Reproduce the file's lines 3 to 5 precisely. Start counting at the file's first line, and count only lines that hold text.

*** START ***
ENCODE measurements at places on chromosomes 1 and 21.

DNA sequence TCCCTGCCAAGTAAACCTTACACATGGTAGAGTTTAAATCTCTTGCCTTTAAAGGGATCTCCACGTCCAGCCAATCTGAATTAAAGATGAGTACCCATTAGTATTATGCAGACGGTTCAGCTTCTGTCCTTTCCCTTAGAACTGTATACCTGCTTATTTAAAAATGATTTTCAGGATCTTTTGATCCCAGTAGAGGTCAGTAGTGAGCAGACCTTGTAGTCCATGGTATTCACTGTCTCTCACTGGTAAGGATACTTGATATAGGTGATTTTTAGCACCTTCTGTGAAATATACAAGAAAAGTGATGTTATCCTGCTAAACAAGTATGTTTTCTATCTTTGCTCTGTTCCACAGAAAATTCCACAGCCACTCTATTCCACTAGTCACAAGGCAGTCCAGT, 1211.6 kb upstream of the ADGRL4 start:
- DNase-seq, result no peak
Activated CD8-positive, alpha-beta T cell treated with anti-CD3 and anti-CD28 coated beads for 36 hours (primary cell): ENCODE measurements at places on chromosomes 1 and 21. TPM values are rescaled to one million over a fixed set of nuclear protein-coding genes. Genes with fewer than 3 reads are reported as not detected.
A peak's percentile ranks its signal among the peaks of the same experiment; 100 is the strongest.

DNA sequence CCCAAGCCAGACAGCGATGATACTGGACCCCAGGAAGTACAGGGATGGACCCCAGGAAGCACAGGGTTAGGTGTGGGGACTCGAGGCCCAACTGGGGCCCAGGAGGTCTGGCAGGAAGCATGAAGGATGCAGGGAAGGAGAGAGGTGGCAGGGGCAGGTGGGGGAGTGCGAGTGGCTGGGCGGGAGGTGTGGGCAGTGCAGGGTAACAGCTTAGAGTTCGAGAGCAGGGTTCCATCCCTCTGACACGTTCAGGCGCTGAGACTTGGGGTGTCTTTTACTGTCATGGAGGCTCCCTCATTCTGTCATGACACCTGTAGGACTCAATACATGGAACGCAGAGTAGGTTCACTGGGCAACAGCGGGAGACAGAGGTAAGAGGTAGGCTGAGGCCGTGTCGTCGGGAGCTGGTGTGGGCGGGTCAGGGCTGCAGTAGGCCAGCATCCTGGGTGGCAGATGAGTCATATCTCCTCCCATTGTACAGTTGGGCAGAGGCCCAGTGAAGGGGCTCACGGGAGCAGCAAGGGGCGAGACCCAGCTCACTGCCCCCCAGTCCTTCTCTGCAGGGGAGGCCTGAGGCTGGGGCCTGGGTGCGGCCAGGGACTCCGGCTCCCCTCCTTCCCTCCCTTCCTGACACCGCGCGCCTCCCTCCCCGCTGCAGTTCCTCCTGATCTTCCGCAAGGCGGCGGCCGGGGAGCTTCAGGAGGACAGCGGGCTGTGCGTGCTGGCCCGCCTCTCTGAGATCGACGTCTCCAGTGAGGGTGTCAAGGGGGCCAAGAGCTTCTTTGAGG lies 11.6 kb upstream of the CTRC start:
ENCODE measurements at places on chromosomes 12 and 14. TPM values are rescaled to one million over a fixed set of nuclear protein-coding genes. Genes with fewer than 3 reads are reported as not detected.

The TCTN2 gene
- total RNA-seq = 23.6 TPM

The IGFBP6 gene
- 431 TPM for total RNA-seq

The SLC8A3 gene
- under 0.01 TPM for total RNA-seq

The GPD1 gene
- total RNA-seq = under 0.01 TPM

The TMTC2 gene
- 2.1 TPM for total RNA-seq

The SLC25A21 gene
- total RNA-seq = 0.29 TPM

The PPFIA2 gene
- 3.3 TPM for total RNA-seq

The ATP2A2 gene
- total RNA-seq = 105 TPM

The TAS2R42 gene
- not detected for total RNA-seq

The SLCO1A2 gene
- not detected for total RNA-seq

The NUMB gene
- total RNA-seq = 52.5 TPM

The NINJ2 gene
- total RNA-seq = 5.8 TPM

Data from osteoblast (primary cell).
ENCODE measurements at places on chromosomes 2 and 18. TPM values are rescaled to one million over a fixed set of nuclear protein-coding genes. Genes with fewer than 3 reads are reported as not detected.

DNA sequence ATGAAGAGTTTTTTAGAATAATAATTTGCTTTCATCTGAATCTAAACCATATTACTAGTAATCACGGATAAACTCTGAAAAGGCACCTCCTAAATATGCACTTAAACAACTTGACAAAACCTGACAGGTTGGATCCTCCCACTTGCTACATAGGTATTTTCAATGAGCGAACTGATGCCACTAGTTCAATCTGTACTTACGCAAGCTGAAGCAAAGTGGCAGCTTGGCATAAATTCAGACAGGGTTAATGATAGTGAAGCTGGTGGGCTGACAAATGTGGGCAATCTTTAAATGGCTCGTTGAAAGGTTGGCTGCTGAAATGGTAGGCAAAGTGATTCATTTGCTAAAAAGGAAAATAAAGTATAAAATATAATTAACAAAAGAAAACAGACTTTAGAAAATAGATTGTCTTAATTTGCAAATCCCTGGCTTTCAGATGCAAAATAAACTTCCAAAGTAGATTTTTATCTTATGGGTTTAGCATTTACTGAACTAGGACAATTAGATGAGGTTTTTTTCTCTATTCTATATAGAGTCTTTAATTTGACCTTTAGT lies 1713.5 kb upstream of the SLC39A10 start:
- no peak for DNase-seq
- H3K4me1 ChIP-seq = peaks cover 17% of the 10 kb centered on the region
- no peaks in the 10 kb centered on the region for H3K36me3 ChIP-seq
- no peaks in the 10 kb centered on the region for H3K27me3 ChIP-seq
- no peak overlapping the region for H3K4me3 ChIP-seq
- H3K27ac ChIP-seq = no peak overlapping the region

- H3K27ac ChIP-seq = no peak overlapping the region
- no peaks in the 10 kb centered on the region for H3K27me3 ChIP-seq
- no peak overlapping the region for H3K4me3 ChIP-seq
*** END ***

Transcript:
- DNase-seq, result no peak
Activated CD8-positive, alpha-beta T cell treated with anti-CD3 and anti-CD28 coated beads for 36 hours (primary cell): ENCODE measurements at places on chromosomes 1 and 21. TPM values are rescaled to one million over a fixed set of nuclear protein-coding genes. Genes with fewer than 3 reads are reported as not detected.
A peak's percentile ranks its signal among the peaks of the same experiment; 100 is the strongest.